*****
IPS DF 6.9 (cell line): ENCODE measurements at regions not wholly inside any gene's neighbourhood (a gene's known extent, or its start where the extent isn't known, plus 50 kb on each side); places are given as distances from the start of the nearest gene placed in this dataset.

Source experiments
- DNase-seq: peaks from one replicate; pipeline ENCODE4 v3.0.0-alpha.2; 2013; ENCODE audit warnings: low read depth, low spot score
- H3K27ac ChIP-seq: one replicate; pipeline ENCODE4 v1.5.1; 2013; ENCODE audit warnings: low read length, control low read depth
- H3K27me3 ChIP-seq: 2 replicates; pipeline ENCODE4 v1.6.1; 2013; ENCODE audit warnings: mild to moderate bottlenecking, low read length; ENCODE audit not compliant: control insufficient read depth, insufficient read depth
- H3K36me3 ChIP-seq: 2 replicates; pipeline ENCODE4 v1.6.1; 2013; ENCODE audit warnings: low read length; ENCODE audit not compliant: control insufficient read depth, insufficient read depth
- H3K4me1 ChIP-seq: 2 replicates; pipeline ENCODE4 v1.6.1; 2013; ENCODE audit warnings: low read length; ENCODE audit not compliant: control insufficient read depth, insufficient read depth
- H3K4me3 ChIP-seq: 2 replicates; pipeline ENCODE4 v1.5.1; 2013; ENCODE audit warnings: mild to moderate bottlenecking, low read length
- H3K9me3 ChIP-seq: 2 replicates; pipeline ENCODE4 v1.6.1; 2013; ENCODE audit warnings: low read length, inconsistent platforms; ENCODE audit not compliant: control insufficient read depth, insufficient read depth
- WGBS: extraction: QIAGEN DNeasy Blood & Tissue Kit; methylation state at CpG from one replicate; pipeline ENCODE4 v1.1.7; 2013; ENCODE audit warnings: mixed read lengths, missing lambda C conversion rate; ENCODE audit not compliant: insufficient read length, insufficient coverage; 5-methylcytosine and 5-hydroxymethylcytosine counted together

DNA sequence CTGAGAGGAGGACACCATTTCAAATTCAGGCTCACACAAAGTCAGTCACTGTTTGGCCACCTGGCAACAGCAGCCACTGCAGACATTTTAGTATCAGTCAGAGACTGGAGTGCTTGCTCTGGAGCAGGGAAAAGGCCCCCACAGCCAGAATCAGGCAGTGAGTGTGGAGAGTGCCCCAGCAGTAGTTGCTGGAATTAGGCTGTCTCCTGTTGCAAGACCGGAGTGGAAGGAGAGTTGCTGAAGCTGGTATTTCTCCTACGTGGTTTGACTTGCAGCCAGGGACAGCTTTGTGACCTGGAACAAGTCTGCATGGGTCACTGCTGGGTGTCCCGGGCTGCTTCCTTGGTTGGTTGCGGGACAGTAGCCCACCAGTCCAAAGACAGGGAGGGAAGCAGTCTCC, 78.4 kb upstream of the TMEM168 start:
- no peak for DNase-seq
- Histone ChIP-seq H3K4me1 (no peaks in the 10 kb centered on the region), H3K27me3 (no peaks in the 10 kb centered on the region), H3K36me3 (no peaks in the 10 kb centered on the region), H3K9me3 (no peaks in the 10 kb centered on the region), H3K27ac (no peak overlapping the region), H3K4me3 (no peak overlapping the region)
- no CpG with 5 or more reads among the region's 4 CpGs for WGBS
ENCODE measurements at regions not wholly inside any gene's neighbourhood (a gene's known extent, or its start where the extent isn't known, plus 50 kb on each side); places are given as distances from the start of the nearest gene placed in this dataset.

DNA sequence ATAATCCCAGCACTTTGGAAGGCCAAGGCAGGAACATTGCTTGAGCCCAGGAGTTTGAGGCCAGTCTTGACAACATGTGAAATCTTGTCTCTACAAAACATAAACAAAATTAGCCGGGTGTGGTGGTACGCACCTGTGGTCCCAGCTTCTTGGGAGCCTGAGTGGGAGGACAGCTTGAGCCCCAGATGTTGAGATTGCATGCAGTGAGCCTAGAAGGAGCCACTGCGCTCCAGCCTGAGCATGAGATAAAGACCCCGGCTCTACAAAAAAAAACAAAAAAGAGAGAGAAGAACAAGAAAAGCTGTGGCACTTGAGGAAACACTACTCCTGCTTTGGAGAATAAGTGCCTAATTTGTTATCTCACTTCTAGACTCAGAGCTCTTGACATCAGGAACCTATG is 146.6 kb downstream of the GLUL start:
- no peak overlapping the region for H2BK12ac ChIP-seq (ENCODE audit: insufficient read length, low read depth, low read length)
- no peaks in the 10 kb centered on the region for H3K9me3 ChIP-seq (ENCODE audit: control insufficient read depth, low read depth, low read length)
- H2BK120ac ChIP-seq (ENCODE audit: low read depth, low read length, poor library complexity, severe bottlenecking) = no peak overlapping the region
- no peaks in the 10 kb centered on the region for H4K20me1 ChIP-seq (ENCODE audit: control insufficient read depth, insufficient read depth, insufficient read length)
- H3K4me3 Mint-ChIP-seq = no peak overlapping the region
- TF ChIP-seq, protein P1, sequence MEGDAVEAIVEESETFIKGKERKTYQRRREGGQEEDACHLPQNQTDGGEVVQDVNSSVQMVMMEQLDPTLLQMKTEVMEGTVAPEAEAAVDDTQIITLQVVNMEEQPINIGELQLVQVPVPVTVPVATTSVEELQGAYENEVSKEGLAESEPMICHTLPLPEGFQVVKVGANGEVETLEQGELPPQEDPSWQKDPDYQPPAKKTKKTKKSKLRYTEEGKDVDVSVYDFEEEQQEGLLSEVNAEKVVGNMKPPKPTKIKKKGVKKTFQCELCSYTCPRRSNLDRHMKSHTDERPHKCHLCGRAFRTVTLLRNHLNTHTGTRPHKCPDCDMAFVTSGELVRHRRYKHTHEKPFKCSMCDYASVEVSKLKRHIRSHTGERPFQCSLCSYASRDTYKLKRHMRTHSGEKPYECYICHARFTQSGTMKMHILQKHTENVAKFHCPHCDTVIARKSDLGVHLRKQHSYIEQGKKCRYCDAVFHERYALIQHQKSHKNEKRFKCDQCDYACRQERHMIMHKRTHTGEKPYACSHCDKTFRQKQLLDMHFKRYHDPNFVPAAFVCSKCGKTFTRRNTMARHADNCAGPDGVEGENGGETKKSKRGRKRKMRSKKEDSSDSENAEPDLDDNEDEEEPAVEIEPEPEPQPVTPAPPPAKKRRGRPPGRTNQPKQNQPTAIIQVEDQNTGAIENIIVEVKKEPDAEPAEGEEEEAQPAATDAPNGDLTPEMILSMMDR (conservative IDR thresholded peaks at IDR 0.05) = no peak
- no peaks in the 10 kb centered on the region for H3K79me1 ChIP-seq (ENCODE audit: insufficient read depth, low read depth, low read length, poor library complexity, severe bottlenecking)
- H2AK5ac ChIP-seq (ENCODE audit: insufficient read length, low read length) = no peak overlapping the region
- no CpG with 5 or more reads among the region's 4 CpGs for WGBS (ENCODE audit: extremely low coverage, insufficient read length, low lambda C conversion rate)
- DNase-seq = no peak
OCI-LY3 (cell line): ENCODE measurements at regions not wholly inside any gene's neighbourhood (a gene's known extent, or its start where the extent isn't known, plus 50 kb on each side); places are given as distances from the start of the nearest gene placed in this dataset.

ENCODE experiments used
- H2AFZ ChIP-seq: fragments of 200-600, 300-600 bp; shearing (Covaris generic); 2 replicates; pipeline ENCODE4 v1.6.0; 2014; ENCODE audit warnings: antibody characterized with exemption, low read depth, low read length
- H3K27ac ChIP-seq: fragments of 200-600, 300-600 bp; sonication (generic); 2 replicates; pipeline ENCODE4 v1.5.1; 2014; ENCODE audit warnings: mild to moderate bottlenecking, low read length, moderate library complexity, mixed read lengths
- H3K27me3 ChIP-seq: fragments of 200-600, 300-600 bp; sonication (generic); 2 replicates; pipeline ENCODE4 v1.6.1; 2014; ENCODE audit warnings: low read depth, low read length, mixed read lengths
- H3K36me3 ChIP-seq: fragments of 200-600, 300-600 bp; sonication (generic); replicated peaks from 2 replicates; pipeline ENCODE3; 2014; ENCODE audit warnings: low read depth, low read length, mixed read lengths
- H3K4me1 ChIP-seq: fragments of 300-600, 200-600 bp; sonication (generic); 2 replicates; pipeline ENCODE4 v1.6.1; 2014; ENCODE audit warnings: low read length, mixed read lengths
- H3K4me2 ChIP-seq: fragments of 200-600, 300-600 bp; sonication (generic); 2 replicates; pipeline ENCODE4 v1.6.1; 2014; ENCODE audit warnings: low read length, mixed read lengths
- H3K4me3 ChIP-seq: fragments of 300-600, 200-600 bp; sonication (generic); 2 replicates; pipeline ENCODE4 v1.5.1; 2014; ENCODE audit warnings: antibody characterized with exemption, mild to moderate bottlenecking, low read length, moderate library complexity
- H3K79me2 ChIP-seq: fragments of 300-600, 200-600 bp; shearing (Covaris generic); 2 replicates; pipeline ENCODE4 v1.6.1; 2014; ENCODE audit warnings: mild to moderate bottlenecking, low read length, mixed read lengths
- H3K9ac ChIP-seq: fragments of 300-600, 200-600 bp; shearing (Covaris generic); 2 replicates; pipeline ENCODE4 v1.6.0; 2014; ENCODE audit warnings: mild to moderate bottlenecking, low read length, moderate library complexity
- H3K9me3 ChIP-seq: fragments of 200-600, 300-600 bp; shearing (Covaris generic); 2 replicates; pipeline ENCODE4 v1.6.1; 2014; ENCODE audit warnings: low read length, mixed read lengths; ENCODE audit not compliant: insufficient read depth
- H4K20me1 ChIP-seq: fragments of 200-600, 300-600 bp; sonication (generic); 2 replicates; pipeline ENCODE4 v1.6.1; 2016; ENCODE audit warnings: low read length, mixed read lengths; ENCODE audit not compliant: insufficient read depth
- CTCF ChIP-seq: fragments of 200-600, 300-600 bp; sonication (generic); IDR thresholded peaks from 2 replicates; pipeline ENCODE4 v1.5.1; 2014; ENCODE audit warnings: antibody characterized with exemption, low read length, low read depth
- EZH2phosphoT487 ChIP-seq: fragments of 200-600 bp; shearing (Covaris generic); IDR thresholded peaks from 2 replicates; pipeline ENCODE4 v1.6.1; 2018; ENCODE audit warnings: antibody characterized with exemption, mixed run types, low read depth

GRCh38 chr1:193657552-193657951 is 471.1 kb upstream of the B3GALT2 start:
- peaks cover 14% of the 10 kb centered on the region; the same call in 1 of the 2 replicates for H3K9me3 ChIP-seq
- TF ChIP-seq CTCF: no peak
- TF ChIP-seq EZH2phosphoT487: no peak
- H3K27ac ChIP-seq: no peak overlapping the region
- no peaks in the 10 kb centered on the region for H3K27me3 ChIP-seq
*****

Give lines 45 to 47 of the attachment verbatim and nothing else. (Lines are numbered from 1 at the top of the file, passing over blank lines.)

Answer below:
- TF ChIP-seq EZH2phosphoT487: no peak
- H3K27ac ChIP-seq: no peak overlapping the region
- no peaks in the 10 kb centered on the region for H3K27me3 ChIP-seq